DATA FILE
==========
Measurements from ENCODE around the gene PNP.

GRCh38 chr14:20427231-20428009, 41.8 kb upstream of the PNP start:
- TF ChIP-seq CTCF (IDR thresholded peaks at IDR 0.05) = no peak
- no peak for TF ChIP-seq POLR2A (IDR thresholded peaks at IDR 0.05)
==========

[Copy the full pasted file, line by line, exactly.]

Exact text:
Measurements from ENCODE around the gene PNP.

GRCh38 chr14:20427231-20428009, 41.8 kb upstream of the PNP start:
- TF ChIP-seq CTCF (IDR thresholded peaks at IDR 0.05) = no peak
- no peak for TF ChIP-seq POLR2A (IDR thresholded peaks at IDR 0.05)